WHS students write WWII book | TahoeDailyTribune.com

WHS students write WWII book

Forget the text books, the pages and pages of notes taken during sleepy classroom lectures and the tests with the fill-in-the-blank dates to be spouted off by shear memorization.

Instead, George Whittell High School sophomores picked up their pens in true historian style and became experts of subjects of an event of their grandparents era – World War II. They researched the topic so diligently, they wrote their own book about the subject.

How could a bunch of teen-agers, with their high-tech computers, cell phones, beepers and cable TV, possibly know anything about the hardships and trials of the World War II era?

It’s simple – they asked.

The 65 world history students interviewed members of the World War II generation and heard many perspectives. They listened to war stories from veterans on the front line, the opinions of foreign-born Americans who lived in another country at the time and the sense of patriotism that some Americans carried at home.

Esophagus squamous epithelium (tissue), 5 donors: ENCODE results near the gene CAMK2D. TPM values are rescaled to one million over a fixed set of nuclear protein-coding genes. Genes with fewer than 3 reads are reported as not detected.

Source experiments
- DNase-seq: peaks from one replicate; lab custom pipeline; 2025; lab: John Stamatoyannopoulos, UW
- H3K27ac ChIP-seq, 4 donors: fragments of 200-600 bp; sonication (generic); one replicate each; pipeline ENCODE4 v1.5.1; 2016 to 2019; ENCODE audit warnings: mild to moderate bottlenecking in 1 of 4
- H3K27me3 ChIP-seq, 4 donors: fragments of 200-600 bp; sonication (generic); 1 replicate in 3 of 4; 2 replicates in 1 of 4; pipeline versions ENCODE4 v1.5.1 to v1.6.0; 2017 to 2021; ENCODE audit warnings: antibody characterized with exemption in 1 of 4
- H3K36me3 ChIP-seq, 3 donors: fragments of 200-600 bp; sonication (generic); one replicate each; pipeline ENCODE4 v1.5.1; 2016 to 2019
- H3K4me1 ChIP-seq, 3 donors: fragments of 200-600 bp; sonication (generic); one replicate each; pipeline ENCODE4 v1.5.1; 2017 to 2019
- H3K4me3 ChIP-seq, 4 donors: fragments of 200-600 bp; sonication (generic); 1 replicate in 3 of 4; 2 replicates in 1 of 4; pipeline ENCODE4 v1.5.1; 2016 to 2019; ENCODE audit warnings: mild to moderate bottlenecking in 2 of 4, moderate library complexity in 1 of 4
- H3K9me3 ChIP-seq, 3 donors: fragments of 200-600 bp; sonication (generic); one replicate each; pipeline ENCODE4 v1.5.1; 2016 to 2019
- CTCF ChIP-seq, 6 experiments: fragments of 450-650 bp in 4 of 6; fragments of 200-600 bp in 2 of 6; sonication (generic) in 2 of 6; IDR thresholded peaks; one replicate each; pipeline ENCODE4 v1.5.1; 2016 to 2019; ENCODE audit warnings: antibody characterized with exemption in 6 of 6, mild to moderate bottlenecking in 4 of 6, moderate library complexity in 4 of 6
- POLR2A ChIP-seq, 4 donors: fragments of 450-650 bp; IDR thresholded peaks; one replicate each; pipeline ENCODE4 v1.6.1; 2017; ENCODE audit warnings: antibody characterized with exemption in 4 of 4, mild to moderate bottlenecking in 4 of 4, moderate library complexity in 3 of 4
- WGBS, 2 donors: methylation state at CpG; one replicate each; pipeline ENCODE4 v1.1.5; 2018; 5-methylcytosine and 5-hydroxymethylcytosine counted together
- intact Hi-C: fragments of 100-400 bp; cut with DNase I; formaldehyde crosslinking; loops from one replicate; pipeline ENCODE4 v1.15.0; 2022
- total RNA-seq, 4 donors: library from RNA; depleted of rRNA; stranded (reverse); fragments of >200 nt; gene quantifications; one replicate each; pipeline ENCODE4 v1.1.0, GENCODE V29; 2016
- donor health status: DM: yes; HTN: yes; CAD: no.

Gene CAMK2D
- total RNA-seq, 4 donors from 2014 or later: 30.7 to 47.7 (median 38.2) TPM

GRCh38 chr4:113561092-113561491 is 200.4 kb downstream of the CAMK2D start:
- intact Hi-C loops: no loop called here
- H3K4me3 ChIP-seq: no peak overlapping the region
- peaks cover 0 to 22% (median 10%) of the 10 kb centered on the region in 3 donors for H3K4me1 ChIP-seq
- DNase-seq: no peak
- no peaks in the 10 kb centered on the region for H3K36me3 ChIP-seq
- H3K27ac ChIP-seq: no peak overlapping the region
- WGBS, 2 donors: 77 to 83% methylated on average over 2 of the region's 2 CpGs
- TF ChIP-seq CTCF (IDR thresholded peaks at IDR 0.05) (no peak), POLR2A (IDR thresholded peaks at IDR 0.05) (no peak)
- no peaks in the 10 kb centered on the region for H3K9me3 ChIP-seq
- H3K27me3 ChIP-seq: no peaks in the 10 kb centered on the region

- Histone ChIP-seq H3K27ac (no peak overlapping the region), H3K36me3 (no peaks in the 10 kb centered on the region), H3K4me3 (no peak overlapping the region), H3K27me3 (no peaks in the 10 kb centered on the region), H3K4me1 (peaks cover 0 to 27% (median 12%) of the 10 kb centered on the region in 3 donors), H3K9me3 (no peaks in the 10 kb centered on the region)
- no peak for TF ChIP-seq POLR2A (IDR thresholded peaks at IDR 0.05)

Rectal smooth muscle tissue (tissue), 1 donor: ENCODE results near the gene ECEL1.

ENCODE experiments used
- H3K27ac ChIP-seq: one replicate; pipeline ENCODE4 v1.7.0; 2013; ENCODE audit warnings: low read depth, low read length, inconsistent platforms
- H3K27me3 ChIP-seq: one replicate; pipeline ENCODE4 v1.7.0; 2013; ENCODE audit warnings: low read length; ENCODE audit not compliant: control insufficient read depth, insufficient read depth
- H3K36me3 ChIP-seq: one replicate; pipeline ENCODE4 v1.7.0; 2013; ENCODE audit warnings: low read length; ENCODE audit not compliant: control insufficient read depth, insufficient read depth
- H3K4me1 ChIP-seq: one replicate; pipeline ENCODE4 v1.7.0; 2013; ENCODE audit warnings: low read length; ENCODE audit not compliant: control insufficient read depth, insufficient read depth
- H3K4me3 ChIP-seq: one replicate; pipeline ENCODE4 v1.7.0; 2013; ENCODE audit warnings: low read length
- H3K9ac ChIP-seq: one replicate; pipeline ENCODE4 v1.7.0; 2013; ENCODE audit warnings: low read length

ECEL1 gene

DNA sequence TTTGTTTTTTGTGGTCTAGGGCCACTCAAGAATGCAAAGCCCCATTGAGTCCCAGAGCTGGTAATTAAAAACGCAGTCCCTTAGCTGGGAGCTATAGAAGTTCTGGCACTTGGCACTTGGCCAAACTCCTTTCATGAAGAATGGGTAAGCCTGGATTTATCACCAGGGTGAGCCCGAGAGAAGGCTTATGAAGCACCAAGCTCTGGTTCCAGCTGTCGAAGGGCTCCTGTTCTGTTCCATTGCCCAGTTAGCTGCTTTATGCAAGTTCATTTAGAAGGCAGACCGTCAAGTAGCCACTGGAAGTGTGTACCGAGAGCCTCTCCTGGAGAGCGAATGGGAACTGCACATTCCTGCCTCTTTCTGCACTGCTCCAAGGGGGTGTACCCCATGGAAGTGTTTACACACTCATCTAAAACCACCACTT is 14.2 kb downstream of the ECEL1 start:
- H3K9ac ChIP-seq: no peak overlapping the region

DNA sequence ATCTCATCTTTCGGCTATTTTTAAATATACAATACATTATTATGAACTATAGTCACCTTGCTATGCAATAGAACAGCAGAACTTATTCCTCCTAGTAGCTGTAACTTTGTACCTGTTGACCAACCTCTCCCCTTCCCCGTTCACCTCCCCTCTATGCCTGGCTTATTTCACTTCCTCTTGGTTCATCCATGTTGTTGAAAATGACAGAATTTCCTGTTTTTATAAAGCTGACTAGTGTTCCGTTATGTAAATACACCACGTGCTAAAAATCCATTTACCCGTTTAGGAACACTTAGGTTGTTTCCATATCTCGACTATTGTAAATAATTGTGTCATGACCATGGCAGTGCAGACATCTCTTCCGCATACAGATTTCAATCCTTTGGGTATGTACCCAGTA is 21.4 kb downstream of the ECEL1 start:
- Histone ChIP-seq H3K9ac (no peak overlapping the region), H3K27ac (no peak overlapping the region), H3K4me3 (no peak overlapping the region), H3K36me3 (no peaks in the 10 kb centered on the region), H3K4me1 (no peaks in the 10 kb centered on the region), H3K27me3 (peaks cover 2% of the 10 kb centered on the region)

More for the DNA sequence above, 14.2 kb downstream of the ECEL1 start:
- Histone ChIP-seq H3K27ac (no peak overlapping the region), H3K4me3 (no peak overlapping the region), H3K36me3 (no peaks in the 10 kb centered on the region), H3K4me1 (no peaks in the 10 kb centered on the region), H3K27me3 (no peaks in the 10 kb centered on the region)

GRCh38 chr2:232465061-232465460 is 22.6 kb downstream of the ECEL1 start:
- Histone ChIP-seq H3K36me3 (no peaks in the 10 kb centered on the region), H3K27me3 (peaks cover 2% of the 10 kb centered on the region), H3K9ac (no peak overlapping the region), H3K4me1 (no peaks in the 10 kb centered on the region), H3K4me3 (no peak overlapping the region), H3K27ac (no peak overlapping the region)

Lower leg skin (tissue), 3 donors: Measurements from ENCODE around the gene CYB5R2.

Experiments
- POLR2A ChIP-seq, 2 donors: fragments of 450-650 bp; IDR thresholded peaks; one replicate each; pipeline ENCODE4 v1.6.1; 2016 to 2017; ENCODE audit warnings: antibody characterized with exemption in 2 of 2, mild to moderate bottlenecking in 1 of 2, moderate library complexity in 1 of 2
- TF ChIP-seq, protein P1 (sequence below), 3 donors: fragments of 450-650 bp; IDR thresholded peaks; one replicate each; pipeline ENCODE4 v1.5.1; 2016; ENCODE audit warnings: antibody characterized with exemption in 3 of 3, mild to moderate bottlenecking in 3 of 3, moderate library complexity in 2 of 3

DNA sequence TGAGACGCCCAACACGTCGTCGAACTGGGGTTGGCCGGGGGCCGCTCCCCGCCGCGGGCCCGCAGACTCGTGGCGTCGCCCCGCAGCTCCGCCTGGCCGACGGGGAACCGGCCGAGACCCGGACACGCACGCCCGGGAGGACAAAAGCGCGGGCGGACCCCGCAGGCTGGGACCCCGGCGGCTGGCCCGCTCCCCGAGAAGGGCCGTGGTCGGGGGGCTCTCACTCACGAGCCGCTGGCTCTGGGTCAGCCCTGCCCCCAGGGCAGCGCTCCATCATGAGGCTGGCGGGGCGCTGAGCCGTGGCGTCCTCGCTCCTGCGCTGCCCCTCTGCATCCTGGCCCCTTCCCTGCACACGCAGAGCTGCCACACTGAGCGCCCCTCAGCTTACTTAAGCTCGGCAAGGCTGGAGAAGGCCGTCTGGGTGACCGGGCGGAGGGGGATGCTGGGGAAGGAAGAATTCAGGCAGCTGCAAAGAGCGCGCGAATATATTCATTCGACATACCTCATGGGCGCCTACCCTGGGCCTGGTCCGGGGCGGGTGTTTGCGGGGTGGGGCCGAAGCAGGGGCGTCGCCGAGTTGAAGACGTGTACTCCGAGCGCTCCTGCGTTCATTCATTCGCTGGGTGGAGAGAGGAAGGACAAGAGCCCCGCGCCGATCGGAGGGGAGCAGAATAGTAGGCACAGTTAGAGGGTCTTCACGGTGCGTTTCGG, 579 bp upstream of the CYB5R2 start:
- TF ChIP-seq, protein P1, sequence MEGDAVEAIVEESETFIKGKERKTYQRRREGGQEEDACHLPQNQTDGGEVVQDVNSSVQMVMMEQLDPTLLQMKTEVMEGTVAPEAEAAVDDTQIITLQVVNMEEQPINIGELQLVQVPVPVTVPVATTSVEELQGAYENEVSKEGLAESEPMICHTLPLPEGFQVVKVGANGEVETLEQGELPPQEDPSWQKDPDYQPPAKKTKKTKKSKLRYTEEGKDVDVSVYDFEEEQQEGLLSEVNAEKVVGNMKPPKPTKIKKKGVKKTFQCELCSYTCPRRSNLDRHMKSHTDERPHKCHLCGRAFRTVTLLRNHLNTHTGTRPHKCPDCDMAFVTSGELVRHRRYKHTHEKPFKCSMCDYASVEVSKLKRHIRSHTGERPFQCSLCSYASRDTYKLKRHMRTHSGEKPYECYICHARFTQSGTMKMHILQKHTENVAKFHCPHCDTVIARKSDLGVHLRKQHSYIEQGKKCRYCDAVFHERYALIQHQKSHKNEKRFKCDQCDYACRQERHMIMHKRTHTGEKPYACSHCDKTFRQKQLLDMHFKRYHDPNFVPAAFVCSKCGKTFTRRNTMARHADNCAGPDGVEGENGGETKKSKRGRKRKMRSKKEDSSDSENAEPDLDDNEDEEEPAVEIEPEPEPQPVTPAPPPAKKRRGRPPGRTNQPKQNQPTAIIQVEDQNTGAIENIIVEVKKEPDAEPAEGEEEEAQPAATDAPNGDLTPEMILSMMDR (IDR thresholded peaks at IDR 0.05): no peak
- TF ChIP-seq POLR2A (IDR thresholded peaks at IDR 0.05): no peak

And the images really stuck in some of the students minds, said 15-year-old Meredith Shaw.

“We learned a lot from people describing and remembering what it was like,” she said. “It’s a hands-on experience and you absorb so much more. You learned at a whole different level.”

Bill Lane, a World War II Navy veteran who was interviewed by a history student, agreed.

“The learning is so much more personal when you can look in someone’s eyes,” he said. “It makes a much greater impact.

“They heard about how there was gas rationing, food rationing,” he said. “It all went to the war effort and everyone was so dedicated to helping out in any way they could.”

Copies of the book were given to the 65 people who shared their stories with the students at a reception on May 28. The 58-page book is called “A Glimpse Into the Past: Interviews with Members of the WW II Generation.”

Ilana Rugg, Whittell’s world history teacher, said the project gave the students an opportunity to be the historians by gathering information not from secondary sources but from a witness of a time period.

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